The expression "brown study" is a fourteenth century British term that started out meaning a dark melancholy mood, but later came to mean a state of thinking deeply about something. Before the two words were ever commonly used together in language, brown was used to describe something dark and sober while being in a study meant daydreaming. The saying is outdated in today's language.
However, the term "browned off" is related to brown study and is commonly used in Britain today. Like "brown study," browned off also used to be more associated with sadness or depression in its earlier usage, but then the meaning changed. Today, to be browned off means to be annoyed or fed up of someone or something. For example, browned off could be used to describe the attitude of protesters or workers on strike.
The term brown study is used in 19th century British literature fairly frequently. For example, Grace S. Richmond's book A Brown Study, published in 1919, even has a chapter entitled "Brown's Brown Study," which is written about a character named Donald Brown, who realizes, as a result of his brown study, that he cannot afford to waste even one of his "happy hours" worrying as he did not have that many hours in his life of being happy to waste. Richmond's use of this term is closer to its original meaning as unhappiness is mentioned in relation to it and not just deep thought.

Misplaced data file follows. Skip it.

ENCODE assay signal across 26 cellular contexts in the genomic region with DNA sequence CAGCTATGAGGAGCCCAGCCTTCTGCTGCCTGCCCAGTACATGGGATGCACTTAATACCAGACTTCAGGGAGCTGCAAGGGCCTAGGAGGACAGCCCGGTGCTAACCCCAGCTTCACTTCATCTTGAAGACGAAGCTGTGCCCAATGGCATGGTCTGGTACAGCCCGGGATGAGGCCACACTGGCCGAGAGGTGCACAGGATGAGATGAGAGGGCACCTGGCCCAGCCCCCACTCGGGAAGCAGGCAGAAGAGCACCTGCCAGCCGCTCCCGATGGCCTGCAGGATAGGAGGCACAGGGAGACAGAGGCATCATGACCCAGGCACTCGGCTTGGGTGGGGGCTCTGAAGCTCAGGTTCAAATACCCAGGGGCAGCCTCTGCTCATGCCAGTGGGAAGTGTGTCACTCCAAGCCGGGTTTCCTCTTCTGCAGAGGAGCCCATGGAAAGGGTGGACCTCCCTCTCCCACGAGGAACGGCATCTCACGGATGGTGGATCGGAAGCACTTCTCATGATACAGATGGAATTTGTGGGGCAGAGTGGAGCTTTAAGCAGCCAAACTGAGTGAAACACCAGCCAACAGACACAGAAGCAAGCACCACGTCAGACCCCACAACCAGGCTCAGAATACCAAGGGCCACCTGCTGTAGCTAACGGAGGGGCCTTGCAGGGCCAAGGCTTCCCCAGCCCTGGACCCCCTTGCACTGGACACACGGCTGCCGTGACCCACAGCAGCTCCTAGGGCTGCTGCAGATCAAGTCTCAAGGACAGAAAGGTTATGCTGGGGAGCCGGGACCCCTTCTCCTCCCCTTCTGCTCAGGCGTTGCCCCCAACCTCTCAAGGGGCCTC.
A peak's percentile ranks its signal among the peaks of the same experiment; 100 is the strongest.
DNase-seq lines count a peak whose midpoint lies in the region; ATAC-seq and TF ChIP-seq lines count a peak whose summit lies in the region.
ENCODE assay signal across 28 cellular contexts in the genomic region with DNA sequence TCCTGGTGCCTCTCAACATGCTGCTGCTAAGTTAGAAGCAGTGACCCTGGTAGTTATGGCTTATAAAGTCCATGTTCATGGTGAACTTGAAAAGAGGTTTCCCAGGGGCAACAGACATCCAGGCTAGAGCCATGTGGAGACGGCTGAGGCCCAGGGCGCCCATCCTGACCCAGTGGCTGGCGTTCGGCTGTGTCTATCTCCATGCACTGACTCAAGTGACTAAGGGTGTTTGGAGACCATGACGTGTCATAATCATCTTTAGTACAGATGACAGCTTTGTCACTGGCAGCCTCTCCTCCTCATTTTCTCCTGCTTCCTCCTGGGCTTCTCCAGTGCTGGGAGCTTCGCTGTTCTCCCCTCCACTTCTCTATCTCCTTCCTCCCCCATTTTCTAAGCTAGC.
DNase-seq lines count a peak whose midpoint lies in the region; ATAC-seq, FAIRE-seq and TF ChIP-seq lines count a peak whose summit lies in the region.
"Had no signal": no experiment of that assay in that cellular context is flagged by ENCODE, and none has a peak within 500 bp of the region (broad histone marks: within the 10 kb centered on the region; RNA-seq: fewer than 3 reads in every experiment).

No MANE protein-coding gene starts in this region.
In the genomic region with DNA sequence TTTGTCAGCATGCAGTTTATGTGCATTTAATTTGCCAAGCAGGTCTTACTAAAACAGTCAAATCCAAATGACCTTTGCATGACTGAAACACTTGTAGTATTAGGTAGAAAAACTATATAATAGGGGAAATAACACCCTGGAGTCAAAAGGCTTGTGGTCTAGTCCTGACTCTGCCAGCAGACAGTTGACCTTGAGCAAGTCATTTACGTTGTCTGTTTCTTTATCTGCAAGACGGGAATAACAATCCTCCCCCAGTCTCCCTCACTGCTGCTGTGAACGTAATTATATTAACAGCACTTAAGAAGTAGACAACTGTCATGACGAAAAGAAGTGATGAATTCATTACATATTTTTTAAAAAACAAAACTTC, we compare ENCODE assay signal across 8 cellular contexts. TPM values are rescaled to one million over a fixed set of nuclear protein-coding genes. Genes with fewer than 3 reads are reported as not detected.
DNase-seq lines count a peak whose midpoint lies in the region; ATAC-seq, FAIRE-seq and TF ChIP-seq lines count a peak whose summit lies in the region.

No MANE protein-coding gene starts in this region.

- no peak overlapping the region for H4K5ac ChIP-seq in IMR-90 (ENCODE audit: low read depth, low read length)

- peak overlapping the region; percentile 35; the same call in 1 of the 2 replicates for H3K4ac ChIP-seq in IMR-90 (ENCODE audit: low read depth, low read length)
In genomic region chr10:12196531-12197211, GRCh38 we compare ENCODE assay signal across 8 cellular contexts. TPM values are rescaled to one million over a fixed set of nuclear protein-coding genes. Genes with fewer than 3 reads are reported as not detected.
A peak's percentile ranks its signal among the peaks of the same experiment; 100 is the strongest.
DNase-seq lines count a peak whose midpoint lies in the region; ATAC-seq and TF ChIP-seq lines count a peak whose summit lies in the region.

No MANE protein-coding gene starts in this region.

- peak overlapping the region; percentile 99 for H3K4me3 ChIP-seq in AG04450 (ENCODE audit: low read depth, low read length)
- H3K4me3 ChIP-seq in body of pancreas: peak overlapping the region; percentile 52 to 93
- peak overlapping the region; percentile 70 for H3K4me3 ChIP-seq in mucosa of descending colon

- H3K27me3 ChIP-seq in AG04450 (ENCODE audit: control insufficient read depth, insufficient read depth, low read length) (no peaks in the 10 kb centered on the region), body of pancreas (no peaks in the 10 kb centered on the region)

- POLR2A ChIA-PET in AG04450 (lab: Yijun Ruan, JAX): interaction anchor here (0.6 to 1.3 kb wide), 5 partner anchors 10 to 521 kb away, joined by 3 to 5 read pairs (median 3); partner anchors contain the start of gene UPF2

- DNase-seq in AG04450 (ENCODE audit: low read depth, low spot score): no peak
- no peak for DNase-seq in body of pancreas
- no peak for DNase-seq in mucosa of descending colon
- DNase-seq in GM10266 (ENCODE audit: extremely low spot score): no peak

Contrastingly, Arthur Conan Doyle in The Adventure of the Cardboard Box published in 1893 uses the later meaning of brown study even though the book was published long before Richmond's. For example, Watson tells the reader "leaning back into my chair, I fell into a brown study." Holmes proves to Watson he could tell what Watson's "train of thought" had been. Holmes surprises Watson by correctly guessing that Watson's "reverie" had been about placing a picture on a wall. Doyle's use of the term as thinking fits in with the later meaning of being deep in thought, yet he also uses the older idea of the word study meaning daydreaming.